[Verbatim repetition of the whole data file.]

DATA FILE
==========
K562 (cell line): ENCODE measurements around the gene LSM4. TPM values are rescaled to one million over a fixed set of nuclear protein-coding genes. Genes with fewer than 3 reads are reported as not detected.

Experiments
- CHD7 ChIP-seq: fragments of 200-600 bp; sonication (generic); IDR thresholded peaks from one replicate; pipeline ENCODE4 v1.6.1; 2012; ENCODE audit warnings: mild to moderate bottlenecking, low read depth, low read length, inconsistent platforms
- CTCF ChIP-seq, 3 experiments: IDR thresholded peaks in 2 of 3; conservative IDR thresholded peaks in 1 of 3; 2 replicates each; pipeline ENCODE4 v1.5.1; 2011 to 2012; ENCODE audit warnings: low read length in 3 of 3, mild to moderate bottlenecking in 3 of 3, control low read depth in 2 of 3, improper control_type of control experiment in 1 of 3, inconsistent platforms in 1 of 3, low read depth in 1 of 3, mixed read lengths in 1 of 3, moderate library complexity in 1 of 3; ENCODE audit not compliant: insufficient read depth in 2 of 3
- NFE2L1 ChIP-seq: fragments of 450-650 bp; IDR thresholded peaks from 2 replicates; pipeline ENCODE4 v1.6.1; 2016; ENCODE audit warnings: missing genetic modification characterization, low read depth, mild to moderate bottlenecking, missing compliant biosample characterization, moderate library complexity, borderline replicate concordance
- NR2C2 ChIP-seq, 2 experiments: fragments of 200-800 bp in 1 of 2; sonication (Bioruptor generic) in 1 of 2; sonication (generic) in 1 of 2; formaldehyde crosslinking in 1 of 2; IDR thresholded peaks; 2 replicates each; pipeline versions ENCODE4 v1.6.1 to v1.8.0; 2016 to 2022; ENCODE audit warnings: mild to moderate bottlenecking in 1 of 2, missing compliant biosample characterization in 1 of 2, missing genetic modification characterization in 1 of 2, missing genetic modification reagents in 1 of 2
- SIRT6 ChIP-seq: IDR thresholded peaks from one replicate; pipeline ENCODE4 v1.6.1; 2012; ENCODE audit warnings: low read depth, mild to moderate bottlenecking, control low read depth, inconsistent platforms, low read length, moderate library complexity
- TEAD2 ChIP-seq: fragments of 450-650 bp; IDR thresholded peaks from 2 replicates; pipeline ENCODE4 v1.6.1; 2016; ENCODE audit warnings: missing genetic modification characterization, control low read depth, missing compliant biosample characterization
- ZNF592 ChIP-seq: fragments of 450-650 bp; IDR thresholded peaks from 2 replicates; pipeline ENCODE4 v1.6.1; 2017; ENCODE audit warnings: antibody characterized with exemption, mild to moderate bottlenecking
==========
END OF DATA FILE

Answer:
K562 (cell line): ENCODE measurements around the gene LSM4. TPM values are rescaled to one million over a fixed set of nuclear protein-coding genes. Genes with fewer than 3 reads are reported as not detected.

Experiments
- CHD7 ChIP-seq: fragments of 200-600 bp; sonication (generic); IDR thresholded peaks from one replicate; pipeline ENCODE4 v1.6.1; 2012; ENCODE audit warnings: mild to moderate bottlenecking, low read depth, low read length, inconsistent platforms
- CTCF ChIP-seq, 3 experiments: IDR thresholded peaks in 2 of 3; conservative IDR thresholded peaks in 1 of 3; 2 replicates each; pipeline ENCODE4 v1.5.1; 2011 to 2012; ENCODE audit warnings: low read length in 3 of 3, mild to moderate bottlenecking in 3 of 3, control low read depth in 2 of 3, improper control_type of control experiment in 1 of 3, inconsistent platforms in 1 of 3, low read depth in 1 of 3, mixed read lengths in 1 of 3, moderate library complexity in 1 of 3; ENCODE audit not compliant: insufficient read depth in 2 of 3
- NFE2L1 ChIP-seq: fragments of 450-650 bp; IDR thresholded peaks from 2 replicates; pipeline ENCODE4 v1.6.1; 2016; ENCODE audit warnings: missing genetic modification characterization, low read depth, mild to moderate bottlenecking, missing compliant biosample characterization, moderate library complexity, borderline replicate concordance
- NR2C2 ChIP-seq, 2 experiments: fragments of 200-800 bp in 1 of 2; sonication (Bioruptor generic) in 1 of 2; sonication (generic) in 1 of 2; formaldehyde crosslinking in 1 of 2; IDR thresholded peaks; 2 replicates each; pipeline versions ENCODE4 v1.6.1 to v1.8.0; 2016 to 2022; ENCODE audit warnings: mild to moderate bottlenecking in 1 of 2, missing compliant biosample characterization in 1 of 2, missing genetic modification characterization in 1 of 2, missing genetic modification reagents in 1 of 2
- SIRT6 ChIP-seq: IDR thresholded peaks from one replicate; pipeline ENCODE4 v1.6.1; 2012; ENCODE audit warnings: low read depth, mild to moderate bottlenecking, control low read depth, inconsistent platforms, low read length, moderate library complexity
- TEAD2 ChIP-seq: fragments of 450-650 bp; IDR thresholded peaks from 2 replicates; pipeline ENCODE4 v1.6.1; 2016; ENCODE audit warnings: missing genetic modification characterization, control low read depth, missing compliant biosample characterization
- ZNF592 ChIP-seq: fragments of 450-650 bp; IDR thresholded peaks from 2 replicates; pipeline ENCODE4 v1.6.1; 2017; ENCODE audit warnings: antibody characterized with exemption, mild to moderate bottlenecking